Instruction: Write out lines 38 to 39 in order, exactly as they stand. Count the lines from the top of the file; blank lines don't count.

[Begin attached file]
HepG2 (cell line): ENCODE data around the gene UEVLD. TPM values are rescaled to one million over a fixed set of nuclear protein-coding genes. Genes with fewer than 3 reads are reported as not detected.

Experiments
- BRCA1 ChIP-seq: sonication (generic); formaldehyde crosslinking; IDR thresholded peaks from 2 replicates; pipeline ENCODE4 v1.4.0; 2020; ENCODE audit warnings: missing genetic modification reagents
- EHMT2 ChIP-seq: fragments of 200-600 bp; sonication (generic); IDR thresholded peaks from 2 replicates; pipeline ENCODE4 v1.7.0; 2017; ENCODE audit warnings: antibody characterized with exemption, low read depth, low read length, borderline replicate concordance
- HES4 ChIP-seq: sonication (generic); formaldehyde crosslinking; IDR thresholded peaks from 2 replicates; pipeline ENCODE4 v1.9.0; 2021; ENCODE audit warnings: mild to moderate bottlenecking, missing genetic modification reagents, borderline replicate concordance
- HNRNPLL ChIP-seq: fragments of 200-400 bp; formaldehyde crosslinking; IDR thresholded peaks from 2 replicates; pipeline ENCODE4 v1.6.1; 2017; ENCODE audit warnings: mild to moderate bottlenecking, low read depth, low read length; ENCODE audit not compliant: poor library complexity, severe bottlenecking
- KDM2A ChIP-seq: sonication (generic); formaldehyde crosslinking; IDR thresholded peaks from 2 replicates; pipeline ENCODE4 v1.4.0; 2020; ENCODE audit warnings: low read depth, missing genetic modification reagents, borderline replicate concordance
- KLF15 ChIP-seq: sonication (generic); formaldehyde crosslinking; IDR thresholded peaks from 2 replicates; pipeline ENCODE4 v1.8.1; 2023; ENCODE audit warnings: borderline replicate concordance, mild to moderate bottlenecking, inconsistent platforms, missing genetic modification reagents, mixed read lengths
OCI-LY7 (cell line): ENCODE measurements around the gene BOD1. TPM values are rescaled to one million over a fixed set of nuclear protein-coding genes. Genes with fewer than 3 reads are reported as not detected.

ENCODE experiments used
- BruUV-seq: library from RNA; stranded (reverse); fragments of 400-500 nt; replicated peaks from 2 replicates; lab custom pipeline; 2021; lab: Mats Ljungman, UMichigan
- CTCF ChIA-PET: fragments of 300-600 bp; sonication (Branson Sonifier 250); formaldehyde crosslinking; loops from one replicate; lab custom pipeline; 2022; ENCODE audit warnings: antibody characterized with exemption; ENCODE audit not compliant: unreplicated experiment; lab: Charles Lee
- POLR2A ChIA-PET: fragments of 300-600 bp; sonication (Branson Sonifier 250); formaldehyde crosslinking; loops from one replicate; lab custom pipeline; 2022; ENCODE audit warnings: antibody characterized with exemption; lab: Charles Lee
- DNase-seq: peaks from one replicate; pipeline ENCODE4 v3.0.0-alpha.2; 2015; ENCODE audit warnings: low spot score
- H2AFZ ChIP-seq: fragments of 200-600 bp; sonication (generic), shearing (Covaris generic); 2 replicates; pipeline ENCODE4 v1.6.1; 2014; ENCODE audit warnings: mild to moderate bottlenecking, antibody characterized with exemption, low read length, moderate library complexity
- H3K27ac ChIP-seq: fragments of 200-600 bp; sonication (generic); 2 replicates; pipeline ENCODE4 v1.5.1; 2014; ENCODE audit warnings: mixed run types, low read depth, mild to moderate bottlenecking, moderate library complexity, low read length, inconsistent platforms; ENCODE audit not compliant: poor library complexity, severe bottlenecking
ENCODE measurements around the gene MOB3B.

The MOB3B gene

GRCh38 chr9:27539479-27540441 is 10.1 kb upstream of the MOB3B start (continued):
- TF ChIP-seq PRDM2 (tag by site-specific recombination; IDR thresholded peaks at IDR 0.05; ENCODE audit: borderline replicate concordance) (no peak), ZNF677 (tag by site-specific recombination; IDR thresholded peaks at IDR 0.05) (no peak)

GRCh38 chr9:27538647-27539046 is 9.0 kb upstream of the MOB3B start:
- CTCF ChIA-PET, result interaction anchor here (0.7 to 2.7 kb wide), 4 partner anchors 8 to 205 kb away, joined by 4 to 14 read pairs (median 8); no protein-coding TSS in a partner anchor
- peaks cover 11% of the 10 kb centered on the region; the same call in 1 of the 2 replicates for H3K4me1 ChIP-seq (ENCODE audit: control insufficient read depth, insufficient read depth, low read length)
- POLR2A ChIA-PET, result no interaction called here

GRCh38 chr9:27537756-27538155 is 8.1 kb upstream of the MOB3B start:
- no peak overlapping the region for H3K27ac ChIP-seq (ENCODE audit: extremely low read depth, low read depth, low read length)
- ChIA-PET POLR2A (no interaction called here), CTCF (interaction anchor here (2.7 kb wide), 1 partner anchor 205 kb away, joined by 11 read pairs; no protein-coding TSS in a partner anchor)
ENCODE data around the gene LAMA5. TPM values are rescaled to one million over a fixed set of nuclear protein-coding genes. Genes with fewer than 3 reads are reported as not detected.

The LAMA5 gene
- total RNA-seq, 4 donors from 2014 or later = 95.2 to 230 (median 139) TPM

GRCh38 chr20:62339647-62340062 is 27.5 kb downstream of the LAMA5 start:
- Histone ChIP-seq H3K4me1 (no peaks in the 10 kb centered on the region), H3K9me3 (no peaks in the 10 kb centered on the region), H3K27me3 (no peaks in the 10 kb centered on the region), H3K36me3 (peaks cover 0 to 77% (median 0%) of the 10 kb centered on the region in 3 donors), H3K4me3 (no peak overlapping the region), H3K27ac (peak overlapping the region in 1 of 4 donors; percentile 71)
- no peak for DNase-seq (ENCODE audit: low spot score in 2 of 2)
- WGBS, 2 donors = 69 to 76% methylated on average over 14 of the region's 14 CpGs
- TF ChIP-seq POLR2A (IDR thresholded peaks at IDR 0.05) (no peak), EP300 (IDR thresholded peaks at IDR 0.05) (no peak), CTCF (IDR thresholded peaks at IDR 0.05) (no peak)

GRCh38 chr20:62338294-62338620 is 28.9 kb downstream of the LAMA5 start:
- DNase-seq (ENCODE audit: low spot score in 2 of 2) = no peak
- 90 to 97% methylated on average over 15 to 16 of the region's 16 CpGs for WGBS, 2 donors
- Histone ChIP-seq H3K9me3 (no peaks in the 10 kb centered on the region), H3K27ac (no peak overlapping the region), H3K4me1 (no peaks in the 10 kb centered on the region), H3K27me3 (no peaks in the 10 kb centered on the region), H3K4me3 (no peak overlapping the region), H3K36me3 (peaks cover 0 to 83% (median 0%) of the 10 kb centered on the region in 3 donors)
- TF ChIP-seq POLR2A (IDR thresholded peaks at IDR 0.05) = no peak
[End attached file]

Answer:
- 90 to 97% methylated on average over 15 to 16 of the region's 16 CpGs for WGBS, 2 donors
- Histone ChIP-seq H3K9me3 (no peaks in the 10 kb centered on the region), H3K27ac (no peak overlapping the region), H3K4me1 (no peaks in the 10 kb centered on the region), H3K27me3 (no peaks in the 10 kb centered on the region), H3K4me3 (no peak overlapping the region), H3K36me3 (peaks cover 0 to 83% (median 0%) of the 10 kb centered on the region in 3 donors)